“There would be a lot of black folks who would come out if our Legislature would in 2015 officially decide the war was over and take the flag down,” he said.

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Veritas said...

To suggest that public schools in the South teach the history of the war from the Southern perspective is absurd. Does anyone reading this article remember in 1970 when the Brainerd High School Band could no longer play Dixie or display the Confederate Battle Flag at their football games? Political Correctness was alive and well 40 years ago!

April 18, 2011 at 11:50 a.m.
mella_yella said...

@Veritas:

40 years ago Howard, Riverside were being punished, most often by threats of witholding funds and other threats, by the board of ed for allowing students to sing LIFT EVERY VOICE AND SING too. The song was considered too radical and might lead to student unrest.

April 18, 2011 at 12:53 p.m.

L4F you completely miss the point of the story (as usual) when ever it comes to race issues. The organization is trying to promote inclusion of people from all backgrounds to participate in learning about history and also for history to be told from different perspectives and COMPLETE TRUTHS as to what the Civil War was about.

April 18, 2011 at 2:54 p.m.
xyzyra said...

Libertarians4Freedom said... Inclusion?


Well, Lib blacks were an intergral part of the Confederate south on many important levels, weren't they? That's not playing to anyone's sensibilities. That's FACT! Without slave labor the Confederate south would have never existed and flourished for centuries as it did. You can ignore history. You can even deny history, but it is what it is.

April 18, 2011 at 4 p.m.
chet123 said...

yeah we black would have a blast celebrating the south resisting to free our fore-father and fore-mother....we would just have a "party" celebrating the south fighting for their freedom to enslave my race in during their work while their lazy butts get rich off slaved men and women blood and sweat..we would have a "field day" thinking about 600,000 stiffs died and today these fools are debating why the war was fought...oh yeah ...we would have more fun than a "barrel of monkeies" thinking about the southern white church as they sat idle by not saying anything to the lies and propaganda coming from the southern newspaper(which one of their church member owned)yeah..we black should be "dancing in the street" to know poor white men died for the rich and greedy and have nerve enough to say...OUR WAY OF LIFE!! mmmmm remind me of today LOL LOL LOL....

April 18, 2011 at 4:44 p.m.
xyzyra said...

Libertarians4Freedom said... Free blacks actually FOUGHT for the CSA during the war, xyzyra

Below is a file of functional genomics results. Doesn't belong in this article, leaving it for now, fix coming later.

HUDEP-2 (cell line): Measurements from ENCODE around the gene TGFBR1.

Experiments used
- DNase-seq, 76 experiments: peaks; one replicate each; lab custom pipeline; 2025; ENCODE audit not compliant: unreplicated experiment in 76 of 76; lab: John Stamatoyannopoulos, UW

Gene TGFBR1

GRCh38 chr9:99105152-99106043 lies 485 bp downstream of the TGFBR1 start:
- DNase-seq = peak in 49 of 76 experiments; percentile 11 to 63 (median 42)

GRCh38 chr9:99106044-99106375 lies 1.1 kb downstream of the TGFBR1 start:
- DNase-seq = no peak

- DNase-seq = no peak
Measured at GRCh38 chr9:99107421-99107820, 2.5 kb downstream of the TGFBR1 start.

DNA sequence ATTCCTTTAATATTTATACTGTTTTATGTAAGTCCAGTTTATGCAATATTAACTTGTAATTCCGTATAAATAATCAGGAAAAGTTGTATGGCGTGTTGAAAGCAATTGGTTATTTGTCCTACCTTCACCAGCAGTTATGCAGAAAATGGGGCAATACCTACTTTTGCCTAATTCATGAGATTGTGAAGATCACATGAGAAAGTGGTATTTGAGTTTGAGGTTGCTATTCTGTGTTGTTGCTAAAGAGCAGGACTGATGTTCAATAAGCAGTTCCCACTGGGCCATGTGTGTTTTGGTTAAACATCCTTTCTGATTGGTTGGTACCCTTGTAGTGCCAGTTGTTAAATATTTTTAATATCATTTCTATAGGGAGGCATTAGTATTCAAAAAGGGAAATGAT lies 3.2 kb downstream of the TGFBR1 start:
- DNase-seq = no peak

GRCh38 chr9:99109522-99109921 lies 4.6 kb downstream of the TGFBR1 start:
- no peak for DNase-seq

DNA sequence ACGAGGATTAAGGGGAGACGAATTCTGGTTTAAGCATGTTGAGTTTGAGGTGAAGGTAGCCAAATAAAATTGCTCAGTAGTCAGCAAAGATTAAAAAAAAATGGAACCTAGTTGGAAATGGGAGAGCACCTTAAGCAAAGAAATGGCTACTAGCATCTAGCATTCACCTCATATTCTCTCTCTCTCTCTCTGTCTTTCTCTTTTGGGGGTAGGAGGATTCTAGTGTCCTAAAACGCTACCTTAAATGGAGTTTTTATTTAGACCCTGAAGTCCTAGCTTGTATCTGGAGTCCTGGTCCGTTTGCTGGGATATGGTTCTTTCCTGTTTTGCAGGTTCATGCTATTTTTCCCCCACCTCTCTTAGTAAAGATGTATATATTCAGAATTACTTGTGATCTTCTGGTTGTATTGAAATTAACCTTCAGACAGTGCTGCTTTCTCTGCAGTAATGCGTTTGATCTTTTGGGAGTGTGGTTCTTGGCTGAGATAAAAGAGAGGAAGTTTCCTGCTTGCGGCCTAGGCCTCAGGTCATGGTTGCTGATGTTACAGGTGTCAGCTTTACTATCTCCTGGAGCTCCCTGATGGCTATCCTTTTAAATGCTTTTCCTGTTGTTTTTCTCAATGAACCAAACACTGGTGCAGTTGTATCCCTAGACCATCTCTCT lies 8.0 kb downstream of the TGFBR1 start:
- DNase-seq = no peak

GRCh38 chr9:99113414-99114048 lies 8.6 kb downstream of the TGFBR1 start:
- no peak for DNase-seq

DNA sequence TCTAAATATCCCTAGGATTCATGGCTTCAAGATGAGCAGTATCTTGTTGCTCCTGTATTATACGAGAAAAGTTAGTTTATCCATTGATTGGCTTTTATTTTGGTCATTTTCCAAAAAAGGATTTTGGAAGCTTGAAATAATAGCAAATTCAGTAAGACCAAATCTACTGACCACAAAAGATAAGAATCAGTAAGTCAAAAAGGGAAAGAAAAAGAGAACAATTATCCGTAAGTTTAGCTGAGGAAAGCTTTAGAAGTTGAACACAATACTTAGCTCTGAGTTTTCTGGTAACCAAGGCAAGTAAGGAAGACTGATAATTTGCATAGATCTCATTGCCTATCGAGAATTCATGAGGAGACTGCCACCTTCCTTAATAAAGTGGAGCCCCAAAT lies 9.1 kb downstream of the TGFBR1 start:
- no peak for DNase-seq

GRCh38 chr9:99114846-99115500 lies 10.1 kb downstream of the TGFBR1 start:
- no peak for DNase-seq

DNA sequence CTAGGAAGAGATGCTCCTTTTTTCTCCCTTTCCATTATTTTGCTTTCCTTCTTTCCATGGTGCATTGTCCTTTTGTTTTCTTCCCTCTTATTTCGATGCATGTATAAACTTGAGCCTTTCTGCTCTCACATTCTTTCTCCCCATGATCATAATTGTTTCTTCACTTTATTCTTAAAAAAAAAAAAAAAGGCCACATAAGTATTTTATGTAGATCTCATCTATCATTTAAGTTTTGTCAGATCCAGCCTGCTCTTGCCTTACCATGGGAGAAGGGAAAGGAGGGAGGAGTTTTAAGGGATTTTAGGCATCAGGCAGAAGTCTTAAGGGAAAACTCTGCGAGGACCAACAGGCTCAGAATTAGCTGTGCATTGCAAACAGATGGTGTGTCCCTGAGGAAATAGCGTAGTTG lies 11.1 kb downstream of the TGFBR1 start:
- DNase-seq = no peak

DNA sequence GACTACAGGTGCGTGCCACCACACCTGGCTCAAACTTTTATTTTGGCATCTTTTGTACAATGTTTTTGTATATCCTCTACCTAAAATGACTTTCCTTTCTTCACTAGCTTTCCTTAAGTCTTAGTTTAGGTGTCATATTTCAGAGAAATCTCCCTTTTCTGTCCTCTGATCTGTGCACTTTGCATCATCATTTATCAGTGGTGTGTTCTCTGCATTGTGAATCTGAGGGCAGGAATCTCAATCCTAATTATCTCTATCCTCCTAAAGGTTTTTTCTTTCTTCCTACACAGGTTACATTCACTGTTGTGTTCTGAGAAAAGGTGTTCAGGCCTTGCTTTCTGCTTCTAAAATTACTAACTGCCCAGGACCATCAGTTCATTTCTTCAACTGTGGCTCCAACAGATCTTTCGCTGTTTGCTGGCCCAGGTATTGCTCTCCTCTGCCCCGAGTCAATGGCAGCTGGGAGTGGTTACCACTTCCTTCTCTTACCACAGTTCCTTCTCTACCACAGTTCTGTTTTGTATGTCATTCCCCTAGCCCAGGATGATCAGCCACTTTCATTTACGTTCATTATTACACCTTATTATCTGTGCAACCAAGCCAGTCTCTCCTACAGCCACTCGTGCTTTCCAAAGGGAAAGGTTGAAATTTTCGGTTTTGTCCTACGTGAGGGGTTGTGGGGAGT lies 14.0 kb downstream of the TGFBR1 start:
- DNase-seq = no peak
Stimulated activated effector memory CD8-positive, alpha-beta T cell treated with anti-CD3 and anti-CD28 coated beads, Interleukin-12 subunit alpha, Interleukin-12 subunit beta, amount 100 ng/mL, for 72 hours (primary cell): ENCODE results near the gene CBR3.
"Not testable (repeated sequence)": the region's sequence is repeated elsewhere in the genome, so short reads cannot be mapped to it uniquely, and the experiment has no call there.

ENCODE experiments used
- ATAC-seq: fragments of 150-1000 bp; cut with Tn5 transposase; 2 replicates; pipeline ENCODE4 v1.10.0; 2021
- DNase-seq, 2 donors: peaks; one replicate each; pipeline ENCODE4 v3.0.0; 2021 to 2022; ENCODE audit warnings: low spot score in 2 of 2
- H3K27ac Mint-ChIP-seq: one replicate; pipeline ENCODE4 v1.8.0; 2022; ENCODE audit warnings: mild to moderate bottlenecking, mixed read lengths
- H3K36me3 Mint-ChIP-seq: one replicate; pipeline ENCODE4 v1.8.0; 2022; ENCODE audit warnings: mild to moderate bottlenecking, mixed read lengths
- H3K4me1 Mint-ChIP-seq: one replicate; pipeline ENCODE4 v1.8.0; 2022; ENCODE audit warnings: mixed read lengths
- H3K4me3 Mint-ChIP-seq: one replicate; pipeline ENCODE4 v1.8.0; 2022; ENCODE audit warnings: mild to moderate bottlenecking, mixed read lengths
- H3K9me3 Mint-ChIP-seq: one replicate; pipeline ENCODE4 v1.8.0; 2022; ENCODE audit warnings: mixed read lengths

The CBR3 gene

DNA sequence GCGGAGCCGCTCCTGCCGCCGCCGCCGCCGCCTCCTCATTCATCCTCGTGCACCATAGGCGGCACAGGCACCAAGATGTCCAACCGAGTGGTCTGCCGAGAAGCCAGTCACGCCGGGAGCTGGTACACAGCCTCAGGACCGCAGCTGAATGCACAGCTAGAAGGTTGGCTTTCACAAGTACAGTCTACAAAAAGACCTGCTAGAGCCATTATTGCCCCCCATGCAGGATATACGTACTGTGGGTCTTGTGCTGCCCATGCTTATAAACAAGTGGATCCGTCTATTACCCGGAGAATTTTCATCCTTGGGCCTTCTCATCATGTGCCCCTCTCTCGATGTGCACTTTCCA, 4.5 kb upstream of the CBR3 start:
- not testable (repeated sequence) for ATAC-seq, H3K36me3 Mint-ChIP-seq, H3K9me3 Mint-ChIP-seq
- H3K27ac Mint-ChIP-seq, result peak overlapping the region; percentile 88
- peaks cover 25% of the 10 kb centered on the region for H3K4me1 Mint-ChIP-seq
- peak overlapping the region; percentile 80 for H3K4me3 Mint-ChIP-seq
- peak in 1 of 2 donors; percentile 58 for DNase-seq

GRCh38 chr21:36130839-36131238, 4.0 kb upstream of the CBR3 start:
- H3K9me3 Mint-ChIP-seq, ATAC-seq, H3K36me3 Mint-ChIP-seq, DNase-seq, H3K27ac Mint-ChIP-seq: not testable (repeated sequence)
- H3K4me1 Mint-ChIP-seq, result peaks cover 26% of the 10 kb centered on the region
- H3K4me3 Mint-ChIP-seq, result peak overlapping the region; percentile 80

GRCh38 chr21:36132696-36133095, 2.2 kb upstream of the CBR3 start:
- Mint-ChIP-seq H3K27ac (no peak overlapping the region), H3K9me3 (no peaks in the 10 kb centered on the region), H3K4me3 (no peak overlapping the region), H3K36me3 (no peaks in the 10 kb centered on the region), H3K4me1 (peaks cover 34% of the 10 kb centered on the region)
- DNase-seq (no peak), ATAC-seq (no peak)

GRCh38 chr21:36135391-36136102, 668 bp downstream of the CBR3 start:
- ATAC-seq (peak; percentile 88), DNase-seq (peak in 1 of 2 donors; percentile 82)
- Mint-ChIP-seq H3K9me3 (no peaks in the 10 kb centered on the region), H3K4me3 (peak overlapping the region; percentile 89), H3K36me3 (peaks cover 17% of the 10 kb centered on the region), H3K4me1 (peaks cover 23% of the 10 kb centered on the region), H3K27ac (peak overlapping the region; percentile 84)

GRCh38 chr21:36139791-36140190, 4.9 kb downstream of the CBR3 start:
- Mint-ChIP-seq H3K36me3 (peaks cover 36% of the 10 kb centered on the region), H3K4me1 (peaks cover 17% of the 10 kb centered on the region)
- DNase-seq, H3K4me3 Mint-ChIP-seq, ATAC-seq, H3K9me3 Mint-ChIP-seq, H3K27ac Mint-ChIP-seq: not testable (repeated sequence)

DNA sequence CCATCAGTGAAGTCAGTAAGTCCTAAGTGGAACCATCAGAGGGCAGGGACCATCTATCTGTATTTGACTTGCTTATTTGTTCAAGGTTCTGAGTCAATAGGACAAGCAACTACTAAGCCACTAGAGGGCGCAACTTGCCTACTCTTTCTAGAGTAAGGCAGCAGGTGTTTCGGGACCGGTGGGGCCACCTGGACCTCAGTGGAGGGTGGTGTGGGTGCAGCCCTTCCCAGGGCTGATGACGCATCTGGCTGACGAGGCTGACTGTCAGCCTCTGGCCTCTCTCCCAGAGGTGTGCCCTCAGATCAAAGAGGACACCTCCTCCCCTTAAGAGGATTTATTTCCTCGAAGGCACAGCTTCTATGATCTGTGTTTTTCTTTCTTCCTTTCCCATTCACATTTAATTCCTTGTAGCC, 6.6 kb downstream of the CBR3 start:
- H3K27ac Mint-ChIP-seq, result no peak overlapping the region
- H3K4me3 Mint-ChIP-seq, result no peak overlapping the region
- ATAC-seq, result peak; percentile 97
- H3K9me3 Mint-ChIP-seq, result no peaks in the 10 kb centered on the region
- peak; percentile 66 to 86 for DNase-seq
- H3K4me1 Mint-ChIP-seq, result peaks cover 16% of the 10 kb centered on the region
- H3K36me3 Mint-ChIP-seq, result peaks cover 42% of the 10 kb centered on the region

You mean like there were Jews who actually fought in Hitler's Army? Are you saying because of that one of the most known horrific horrors, mass extermination of a selected targeted human group, didn't happen? When asked WHYafterwards, many said they were fighting for their country.

@chet123, there were many in the south oppose to slavery as there were many in the north who condoned it or didn't care one way or the other, southern and northern clergy included.

April 18, 2011 at 6:31 p.m.
chet123 said...

look man....dont give me that crap..HE DID IT TOO!(The North)..so it was alright...what fool(slave) going to fight with the south so he wont have freedom for himself and family....i can see them giving my fore-parent GUNS(that butt would have gotten shot)!!!now thats really a joke...talk about rewriting history..LOL LOL... the slaves hated that system.....even after the proclamation,,,the south was dead set on underminding everything the slave did to acheive independent and freedom...How insensitive...just like today...poor white people voting against their own interest because of 1964 signing of Civil Right Bill....please if you have a half a brain...connect the dots

April 18, 2011 at 10:06 p.m.
chet123 said...

There were few in the south(not many)

April 18, 2011 at 10:30 p.m.
chioK_V said...

For a any white southerner to openly oppose slavery in the south meant an immediate death wish, usually by hanging. Take the case of the southern white boy who impregnated a female slave. He immediately admitted to the deed and was instantly hanged for damaging massah's property. His offspring from that one union, along with the story, is still told today.

April 19, 2011 at 12:38 p.m.
chet123 said...

since the working class white people was in majority....who there to overwhelm him..noooo..they dont tell the truth..i know the southern church preach in favor of slavry......the ex-slave left record....some of them could write.....boss man didnt know they were recording for their children...to stop any reversion...a little reversion going on here

April 21, 2011 at 5:49 p.m.

Black's aint got no time to be tripping on a war that happened years ago because they are in a war right now and that war is called 'Slanging Dope'.

April 30, 2011 at 1:38 p.m.